Part III Prosecutorial Policy and Practice, 14 Investigative Management, Strategies, and Techniques of the ICC’s OTP
Susana SáCouto, Katherine Cleary Thompson
Edited By: Carsten Stahn
- Crimes against humanity — War crimes — International criminal law, conduct of proceedings — Evidence — Prosecution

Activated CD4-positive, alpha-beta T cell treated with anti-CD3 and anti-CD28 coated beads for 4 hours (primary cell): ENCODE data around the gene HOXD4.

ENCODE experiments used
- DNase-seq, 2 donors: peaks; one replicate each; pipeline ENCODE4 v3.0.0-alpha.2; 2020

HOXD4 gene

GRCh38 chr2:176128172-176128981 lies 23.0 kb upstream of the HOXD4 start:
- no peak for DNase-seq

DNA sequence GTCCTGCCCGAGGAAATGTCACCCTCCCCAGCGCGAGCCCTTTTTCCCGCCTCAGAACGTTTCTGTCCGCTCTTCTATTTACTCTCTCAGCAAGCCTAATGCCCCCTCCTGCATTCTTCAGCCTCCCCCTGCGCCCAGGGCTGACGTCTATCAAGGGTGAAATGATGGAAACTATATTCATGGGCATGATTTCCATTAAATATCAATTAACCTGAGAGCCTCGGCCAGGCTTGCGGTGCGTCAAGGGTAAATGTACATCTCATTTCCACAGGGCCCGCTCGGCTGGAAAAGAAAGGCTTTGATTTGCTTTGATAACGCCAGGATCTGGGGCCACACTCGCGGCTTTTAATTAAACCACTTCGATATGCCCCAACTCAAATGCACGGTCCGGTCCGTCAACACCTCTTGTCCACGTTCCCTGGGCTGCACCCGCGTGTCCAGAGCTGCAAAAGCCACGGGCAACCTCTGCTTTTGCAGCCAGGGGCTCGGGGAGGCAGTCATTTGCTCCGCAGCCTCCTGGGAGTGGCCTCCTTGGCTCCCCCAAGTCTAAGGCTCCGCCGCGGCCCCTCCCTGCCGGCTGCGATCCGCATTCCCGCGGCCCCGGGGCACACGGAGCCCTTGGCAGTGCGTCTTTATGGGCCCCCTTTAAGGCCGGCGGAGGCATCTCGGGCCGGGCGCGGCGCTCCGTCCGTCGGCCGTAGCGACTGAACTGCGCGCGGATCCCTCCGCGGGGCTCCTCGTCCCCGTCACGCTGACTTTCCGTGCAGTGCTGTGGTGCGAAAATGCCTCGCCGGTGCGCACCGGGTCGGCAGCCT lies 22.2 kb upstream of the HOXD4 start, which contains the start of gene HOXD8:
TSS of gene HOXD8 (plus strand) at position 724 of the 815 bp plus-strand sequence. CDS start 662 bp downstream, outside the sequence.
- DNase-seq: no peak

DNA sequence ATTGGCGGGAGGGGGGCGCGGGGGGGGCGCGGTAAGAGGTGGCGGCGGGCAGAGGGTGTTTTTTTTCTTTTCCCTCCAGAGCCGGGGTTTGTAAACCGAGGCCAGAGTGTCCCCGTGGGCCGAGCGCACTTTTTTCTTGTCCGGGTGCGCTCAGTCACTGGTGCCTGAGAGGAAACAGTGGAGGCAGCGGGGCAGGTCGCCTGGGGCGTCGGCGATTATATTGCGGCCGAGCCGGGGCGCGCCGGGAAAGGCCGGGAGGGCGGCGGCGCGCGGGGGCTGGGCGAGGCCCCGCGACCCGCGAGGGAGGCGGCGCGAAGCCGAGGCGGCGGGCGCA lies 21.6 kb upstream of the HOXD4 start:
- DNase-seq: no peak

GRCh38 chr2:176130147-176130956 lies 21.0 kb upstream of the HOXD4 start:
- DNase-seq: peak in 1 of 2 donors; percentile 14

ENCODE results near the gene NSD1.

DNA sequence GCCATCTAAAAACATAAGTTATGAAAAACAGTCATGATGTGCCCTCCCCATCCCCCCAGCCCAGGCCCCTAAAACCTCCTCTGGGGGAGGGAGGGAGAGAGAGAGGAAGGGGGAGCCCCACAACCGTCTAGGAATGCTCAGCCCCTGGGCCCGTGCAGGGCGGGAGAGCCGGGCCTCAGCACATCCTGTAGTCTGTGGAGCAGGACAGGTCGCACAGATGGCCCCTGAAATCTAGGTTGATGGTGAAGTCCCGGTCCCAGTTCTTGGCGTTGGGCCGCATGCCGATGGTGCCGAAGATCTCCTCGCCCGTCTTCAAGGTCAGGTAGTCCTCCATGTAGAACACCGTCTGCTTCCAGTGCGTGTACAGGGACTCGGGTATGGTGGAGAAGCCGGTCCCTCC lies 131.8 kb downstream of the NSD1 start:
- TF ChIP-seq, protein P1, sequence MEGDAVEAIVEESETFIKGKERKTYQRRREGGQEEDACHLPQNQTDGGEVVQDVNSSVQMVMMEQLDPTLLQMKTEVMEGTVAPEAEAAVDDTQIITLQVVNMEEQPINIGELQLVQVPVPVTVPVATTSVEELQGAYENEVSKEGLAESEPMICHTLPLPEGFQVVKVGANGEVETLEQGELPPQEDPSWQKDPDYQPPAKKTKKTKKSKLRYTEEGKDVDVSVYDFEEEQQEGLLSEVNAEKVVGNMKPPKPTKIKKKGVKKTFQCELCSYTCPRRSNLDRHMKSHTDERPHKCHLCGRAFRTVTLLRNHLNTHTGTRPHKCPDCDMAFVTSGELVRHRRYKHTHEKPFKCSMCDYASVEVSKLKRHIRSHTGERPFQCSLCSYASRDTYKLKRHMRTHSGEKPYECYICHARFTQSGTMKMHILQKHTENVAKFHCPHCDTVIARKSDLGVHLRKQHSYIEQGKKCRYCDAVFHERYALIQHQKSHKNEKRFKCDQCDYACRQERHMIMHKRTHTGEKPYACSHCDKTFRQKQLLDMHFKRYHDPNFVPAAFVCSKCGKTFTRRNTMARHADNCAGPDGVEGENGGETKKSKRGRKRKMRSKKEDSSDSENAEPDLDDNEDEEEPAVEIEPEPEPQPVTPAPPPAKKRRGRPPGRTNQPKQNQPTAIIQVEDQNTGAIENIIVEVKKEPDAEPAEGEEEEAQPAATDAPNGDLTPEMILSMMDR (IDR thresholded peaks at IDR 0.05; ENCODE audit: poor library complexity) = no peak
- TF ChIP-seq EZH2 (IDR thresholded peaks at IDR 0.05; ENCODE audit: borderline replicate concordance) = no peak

In several ICC cases, such as Lubanga or Katanga and Ngudjolo, the OTP has been criticized for its investigative practices. This chapter examines some of the potentially problematic aspects of the OTP’s practices that have been identified by the judges of the Court and outside observers to date (e.g. gathering of evidence, use of intermediaries, vague charges). It argues that the OTP may in certain cases need to postpone moving forward with a case until more thorough investigations have been conducted. It offers some recommendations in relation to the size and composition of investigation teams and the evaluation of evidence that may improve the investigative process, helping to build a stronger OTP. It draws on comparisons to the practice of the UN ad hoc tribunals, in particular, experiences of the ICTY.